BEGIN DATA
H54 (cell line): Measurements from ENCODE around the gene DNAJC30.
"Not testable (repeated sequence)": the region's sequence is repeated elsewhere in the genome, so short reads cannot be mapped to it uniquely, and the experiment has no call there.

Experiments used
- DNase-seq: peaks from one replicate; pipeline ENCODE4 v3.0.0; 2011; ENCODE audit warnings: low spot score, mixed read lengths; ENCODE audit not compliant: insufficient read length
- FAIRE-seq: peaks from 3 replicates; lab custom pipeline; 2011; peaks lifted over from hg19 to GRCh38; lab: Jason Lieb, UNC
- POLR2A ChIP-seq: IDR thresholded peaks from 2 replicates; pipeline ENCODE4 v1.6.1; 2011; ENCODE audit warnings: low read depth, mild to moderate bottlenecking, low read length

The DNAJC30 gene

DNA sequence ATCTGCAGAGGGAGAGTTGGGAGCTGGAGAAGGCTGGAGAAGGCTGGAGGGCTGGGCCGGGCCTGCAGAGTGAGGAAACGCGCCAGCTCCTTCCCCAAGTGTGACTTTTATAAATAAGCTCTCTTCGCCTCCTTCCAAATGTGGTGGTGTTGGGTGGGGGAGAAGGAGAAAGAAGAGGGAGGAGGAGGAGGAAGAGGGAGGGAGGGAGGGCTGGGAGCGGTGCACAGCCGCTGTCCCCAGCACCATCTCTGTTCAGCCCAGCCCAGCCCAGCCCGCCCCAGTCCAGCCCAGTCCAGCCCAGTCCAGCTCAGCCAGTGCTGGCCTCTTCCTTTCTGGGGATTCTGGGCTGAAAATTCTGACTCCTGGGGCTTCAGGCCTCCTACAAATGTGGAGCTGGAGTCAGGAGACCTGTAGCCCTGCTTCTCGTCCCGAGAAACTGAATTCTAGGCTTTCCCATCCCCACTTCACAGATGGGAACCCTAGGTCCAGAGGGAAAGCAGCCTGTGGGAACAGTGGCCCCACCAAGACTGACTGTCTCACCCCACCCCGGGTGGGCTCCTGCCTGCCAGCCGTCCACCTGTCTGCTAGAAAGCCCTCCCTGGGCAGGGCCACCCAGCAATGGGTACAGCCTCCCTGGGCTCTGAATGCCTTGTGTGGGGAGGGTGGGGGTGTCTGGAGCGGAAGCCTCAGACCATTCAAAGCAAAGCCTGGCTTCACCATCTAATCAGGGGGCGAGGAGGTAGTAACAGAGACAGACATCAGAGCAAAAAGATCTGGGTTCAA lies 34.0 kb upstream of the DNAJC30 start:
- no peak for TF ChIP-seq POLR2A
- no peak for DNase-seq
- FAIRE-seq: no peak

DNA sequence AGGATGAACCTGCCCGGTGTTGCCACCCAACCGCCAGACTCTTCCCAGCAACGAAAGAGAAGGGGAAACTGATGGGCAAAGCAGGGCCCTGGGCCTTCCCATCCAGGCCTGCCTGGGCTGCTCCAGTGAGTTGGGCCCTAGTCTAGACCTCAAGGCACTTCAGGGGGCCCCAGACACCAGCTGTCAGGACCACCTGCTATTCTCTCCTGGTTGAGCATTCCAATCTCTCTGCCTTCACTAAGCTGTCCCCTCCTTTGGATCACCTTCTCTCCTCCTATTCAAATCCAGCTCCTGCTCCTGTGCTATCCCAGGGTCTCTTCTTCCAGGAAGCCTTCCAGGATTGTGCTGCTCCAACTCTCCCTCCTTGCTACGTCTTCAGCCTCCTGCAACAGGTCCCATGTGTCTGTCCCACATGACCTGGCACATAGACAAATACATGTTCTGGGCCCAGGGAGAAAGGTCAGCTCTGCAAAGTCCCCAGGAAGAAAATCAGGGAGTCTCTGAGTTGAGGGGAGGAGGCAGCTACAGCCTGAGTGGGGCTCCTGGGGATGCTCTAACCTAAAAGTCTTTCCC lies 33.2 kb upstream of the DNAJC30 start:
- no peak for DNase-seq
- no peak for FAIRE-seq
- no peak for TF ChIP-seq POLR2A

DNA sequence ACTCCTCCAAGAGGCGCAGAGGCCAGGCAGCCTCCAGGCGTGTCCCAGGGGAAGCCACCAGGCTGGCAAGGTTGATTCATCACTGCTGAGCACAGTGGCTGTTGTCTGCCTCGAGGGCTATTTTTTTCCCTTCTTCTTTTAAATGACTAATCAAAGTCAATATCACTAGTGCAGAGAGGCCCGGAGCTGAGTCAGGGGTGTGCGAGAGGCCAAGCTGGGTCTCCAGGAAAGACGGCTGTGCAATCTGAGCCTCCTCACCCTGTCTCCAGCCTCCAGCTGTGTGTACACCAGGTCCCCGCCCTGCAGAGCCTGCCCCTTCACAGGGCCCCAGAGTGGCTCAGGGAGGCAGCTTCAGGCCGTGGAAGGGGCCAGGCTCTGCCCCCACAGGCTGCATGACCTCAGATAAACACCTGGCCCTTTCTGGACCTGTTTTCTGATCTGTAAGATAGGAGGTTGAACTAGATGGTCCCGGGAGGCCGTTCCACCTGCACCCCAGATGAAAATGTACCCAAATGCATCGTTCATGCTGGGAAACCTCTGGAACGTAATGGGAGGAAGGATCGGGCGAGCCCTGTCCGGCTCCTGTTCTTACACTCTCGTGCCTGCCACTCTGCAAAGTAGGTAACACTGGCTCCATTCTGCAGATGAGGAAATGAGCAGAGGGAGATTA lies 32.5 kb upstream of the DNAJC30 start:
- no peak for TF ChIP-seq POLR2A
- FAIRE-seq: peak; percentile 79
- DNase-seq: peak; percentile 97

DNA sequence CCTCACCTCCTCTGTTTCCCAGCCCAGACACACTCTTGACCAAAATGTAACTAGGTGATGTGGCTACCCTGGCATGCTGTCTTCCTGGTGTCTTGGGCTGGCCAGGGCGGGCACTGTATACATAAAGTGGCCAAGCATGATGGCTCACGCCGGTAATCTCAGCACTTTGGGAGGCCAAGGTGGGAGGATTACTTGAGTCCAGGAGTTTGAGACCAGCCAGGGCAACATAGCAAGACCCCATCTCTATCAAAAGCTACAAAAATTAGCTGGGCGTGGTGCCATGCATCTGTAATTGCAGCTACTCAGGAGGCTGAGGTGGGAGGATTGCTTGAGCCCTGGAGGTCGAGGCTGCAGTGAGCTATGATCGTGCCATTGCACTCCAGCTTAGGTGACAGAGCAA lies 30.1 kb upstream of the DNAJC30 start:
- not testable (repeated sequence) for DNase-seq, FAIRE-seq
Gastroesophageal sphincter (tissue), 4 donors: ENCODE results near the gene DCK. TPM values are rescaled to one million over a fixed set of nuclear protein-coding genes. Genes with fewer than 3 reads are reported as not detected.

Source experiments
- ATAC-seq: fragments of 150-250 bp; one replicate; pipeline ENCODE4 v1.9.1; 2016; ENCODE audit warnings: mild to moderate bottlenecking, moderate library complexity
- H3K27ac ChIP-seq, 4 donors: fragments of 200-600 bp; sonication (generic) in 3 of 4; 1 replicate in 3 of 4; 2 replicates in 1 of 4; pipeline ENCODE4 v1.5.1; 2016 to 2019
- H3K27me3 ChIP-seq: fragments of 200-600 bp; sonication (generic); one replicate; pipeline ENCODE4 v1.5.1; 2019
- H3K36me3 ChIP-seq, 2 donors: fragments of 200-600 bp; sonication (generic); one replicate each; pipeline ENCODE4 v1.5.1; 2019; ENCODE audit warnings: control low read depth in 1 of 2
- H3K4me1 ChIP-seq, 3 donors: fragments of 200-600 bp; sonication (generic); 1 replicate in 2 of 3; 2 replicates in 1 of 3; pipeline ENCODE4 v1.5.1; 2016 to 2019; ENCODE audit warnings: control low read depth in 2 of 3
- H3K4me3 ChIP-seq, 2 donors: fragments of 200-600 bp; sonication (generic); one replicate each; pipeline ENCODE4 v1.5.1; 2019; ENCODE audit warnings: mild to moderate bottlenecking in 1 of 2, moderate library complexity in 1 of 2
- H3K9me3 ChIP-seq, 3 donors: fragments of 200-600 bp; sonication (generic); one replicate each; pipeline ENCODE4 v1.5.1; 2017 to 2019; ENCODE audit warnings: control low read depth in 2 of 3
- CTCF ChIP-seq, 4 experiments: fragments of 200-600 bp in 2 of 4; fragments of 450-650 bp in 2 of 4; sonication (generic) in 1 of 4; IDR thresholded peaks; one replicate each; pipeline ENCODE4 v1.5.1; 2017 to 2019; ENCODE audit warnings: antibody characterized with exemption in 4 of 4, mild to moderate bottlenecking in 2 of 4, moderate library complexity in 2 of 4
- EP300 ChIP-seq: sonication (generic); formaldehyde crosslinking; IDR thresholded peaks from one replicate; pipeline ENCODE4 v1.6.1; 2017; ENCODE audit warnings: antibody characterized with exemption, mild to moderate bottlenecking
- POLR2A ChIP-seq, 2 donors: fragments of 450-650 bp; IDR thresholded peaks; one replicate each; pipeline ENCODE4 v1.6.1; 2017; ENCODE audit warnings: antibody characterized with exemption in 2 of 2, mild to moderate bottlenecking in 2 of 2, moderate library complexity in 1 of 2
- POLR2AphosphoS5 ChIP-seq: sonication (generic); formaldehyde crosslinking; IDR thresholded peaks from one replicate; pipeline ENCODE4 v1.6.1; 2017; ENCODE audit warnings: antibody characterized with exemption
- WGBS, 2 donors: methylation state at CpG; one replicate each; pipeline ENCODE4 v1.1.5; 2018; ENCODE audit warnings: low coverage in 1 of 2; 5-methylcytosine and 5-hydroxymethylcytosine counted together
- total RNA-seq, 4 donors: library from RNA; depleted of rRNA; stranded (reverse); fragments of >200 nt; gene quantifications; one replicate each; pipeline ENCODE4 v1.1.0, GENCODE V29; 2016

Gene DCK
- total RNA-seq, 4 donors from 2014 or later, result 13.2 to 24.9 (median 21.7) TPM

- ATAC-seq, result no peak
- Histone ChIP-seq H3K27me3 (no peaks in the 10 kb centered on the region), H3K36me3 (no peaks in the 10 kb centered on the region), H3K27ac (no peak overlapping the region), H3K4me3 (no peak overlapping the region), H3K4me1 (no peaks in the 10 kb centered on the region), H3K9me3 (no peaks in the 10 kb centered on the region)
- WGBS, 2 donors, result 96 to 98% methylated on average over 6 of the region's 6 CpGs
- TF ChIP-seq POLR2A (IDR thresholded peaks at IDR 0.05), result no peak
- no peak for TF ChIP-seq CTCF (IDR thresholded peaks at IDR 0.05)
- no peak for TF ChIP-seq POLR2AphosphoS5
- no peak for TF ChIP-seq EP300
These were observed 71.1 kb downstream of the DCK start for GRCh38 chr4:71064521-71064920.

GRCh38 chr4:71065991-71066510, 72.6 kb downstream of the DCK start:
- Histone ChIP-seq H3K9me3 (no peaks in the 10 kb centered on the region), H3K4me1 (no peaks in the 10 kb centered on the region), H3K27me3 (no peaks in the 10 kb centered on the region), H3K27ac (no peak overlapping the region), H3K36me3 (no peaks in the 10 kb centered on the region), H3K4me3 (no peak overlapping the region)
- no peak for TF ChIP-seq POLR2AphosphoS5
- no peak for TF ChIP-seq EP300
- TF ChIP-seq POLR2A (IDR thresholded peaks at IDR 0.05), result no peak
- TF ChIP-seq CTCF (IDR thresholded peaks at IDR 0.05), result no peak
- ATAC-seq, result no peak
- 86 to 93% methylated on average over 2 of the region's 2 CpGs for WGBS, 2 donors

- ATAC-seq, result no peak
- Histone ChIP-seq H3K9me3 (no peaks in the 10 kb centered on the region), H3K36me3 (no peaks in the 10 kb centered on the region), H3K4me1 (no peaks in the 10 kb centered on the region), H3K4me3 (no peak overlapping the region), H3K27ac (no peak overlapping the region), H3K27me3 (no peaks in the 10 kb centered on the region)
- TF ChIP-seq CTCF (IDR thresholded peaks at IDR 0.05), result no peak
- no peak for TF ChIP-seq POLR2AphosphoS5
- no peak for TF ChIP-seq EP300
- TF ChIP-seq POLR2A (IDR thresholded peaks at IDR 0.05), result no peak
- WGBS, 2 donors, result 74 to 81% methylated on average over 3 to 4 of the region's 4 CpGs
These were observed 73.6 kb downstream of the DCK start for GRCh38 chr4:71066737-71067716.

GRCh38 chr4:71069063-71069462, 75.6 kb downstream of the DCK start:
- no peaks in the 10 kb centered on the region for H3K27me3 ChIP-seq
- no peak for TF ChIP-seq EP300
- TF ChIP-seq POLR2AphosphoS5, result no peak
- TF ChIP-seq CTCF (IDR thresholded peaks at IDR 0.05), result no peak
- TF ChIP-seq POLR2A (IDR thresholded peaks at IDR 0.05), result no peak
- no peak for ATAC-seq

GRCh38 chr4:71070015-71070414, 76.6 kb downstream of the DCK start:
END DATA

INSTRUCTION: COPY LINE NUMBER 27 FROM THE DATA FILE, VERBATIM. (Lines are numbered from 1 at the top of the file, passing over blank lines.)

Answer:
- H3K36me3 ChIP-seq, 2 donors: fragments of 200-600 bp; sonication (generic); one replicate each; pipeline ENCODE4 v1.5.1; 2019; ENCODE audit warnings: control low read depth in 1 of 2